Pour la première fois de son histoire bientôt centenaire (créé en 1921 à Londres...par une femme écrivain, Catherine Amy Dawson Scott) PEN a élu une femme à sa présidence internationale. La romancière américaine Jennifer Clement, présidente internationale de PEN, vit au Mexique où elle n’a de cesse de dénoncer les meurtres de journalistes et les enlèvements de petites écolières. Ainsi, pour dénoncer ce dernier fléau dont l’impunité fait scandale, Jennifer Clement le raconte dans un de ses récents romans poignants : « Prières pour celles qui furent volées »
Jean Jauniaux, Président de Pen Belgique a interviewé Jennifer Clement en marge du Congrès international de PEN qui réunissait sa 82 ème session à Ourense, en Galicie.
L’interview a été enregistrée en anglais, dans un environnement sonore assez bruyant. Cet entretien est accessible sur espace-livres.
La retranscription en anglais est disponible ci-dessous.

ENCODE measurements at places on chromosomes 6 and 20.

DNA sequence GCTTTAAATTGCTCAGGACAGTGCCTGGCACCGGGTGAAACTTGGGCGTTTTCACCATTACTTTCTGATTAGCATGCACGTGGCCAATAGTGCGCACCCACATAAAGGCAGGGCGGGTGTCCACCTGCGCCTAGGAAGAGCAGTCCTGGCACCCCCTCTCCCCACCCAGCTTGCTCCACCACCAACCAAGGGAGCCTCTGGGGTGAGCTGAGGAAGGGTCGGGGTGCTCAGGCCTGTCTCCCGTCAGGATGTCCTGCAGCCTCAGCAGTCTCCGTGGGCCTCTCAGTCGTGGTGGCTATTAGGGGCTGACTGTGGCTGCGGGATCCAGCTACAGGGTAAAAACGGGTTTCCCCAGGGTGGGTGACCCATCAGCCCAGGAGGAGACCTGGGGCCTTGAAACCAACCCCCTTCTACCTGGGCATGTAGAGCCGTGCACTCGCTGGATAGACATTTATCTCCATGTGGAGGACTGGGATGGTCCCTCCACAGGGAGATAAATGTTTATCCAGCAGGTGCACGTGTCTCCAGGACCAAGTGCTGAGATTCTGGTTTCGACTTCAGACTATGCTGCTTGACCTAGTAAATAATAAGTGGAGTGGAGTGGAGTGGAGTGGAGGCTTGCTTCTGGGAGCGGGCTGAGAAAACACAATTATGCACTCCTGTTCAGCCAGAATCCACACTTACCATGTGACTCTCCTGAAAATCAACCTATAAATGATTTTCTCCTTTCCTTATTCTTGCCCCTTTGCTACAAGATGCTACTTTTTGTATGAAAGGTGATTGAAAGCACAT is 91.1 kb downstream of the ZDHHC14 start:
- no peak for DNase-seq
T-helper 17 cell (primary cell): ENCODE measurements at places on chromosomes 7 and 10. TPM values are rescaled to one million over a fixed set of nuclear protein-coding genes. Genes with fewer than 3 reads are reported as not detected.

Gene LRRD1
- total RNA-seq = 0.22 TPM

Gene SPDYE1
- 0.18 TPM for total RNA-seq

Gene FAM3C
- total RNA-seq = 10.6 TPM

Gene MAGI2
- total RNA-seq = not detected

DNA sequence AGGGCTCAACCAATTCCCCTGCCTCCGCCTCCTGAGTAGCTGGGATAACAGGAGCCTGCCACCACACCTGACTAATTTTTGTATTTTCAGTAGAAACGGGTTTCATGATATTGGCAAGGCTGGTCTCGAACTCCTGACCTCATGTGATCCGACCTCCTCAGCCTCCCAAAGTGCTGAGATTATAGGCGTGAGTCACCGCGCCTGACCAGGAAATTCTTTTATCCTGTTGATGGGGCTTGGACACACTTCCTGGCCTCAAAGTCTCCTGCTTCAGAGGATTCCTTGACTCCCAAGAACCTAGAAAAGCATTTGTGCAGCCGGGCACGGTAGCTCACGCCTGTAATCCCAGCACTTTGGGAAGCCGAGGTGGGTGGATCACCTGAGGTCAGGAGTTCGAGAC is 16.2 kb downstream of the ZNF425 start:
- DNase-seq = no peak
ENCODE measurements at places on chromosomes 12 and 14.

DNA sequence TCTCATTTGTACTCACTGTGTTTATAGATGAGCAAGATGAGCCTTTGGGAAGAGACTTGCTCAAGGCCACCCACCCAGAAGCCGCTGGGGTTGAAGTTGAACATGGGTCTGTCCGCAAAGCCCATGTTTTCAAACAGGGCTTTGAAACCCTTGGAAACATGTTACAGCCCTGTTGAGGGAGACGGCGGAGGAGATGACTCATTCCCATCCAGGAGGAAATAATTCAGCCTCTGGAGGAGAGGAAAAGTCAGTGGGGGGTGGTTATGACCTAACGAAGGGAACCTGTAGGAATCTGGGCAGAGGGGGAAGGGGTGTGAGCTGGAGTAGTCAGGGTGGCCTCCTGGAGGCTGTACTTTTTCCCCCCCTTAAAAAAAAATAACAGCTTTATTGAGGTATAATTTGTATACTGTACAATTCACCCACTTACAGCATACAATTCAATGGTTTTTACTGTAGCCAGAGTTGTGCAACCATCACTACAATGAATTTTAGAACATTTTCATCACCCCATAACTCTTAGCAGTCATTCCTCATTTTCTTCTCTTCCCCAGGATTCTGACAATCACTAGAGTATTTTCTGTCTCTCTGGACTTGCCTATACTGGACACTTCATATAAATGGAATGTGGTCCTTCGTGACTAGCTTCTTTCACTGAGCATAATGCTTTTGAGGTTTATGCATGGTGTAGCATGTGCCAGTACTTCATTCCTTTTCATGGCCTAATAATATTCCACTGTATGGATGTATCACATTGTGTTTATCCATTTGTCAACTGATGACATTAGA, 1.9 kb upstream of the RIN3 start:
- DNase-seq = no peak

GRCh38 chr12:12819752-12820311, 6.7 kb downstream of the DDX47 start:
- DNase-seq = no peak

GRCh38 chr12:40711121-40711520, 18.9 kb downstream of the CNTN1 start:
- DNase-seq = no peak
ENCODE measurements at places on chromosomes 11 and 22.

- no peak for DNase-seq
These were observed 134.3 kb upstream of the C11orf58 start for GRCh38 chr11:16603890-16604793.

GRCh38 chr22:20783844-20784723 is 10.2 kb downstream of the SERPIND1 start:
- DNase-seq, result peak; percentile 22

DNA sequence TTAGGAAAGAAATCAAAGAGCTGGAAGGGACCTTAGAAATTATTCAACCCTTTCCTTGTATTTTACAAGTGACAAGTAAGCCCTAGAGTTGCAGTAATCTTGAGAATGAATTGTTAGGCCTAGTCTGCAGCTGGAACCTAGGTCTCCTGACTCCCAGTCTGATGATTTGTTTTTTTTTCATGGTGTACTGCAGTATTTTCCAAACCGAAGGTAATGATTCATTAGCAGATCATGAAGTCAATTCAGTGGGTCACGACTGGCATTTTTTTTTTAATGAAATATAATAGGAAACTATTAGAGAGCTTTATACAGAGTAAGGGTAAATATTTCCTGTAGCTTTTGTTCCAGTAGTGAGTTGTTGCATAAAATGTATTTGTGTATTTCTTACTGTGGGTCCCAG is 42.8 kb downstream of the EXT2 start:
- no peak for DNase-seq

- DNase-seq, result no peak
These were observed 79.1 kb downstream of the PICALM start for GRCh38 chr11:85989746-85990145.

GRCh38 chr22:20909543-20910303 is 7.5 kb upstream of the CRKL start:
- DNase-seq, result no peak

Si le témoignage de Jennifer Clement vous incite à en savoir davantage sur PEN et son centre francophone belgePEN Belgique, pourquoi ne pas nous rendre visite sur le site ?
« The indignation is greater than the fear » : interview with the writer Jennifer Clement, President of Pen International
The 82nd Congress of Pen International took place in the Spanish town of Ourense between the 26th of September until the 2nd of October. As the president of the new Belgian francophone center, Jean Jauniaux participated in this Congress. At this same occasion, with an unanimous vote of the General Assembly, the new Pen Belgique was formally integrated in the network of PEN’s national centers. Representation missions of Pen International will be confided to Pen Belgique, including with the European institutions based in Brussels as well as with the International Organisation of La Francophonie (O.I.F.). Pen Belgique also integrated the Linguistic RightsComitee and the Writers for Peace Committee .
Jean Jauniaux took the opportunity of this Congress to interview Jennifer Clement , president of Pen International. In this interview, Jennifer Clement talks about the challenges she faced throughout her work in Pen Mexico, center of which she was President from 2009 to 2012, as well as some of the main issues to which she has been confronted since 2015 as the President of Pen International. Furthermore, she also talks about her work as a writer in which she applies, in a certain way, like in her work for Pen, this statement that sounds like a maxim: “my indignation is greater than my fear”…